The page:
In this case, however, the Third Circuit overlooked the determination of the state courts that the notations were, as the District Court put it, “not exculpatory or impeaching” but instead “entirely ambiguous.” App. to Pet. for Cert. 34, 36. Instead, the Third Circuit focused solely on the alternative ground that any impeachment value that might have been obtained from the notations would have been cumulative. If the conclusion in the state courts about the content of the document was reasonable—not necessarily correct, but reasonable—whatever those courts had to say about cumulative impeachment evidence would be beside the point. The failure of the Third Circuit even to address the “ambiguous” nature of the notations, and the “speculat[ive]” nature of Lambert’s reading of them, is especially surprising, given that this was the basis of the District Court ruling. Id., at 36. [ 1 ]

     The Court of Appeals ordered that Lambert, convicted of capital murder nearly 30 years ago, be set free unless the Commonwealth retried him within 120 days. It did so because of a police activity sheet noting that Jackson had identified Woodlock as a “co-defendant,” and bearing other information associating the sheet with the Prince’s Lounge robbery. The Court of Appeals, however, failed to address the state court ruling that the reference to Woodlock was ambiguous and any connection to the Prince’s Lounge robbery speculative. That ruling—on which we do not now opine—may well be reasonable, given that (1) the activity sheet did not explicitly link Woodlock to the Prince’s Lounge robbery, (2) Jackson had committed a dozen other such robberies, (3) Jackson was being held on several charges when the activity sheet was prepared, (4) Woodlock’s name appeared nowhere else in the Prince’s Lounge files, and (5) the two witnesses from the Prince’s Lounge robbery who were shown Woodlock’s photo did not identify him as involved in that crime.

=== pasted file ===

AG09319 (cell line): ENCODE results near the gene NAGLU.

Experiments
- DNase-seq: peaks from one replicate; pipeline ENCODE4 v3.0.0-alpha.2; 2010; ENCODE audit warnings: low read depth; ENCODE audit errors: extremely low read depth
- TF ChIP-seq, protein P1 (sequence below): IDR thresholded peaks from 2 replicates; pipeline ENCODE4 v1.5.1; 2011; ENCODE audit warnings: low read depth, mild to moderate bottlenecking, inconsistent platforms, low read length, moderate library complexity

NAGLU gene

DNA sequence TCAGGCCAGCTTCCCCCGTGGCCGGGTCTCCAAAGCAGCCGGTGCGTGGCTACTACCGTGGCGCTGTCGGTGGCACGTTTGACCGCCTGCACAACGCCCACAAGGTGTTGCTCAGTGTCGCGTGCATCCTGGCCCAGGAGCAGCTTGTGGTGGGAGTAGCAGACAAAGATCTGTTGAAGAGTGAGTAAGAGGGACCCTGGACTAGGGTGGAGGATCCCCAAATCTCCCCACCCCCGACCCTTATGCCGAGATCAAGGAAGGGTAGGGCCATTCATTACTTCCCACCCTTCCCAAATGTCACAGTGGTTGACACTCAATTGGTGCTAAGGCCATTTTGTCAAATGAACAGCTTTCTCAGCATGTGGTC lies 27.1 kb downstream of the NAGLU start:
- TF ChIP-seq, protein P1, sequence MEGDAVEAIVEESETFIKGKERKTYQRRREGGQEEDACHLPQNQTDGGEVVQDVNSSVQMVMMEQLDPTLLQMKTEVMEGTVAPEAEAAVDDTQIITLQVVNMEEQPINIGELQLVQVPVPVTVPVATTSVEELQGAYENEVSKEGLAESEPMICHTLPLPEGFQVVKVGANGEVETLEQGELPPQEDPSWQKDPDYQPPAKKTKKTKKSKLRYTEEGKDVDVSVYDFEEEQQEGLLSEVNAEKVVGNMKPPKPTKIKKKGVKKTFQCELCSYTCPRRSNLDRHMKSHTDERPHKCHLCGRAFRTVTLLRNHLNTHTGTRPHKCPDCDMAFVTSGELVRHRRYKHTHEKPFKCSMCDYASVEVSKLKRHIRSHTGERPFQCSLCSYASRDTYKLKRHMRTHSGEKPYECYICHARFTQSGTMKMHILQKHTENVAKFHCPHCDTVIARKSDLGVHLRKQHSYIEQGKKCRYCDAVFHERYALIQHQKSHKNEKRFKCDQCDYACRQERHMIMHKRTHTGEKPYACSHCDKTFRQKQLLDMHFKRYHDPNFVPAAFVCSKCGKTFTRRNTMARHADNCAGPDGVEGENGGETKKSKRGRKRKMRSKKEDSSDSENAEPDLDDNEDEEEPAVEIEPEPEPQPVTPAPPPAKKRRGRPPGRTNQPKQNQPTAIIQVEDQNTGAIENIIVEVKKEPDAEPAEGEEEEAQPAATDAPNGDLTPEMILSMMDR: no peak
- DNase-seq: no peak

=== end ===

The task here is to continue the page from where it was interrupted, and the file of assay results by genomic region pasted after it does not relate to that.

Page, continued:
Any retrial here would take place three decades after the crime, posing the most daunting difficulties for the prosecution. That burden should not be imposed unless each ground supporting the state court decision is examined and found to be unreasonable under AEDPA.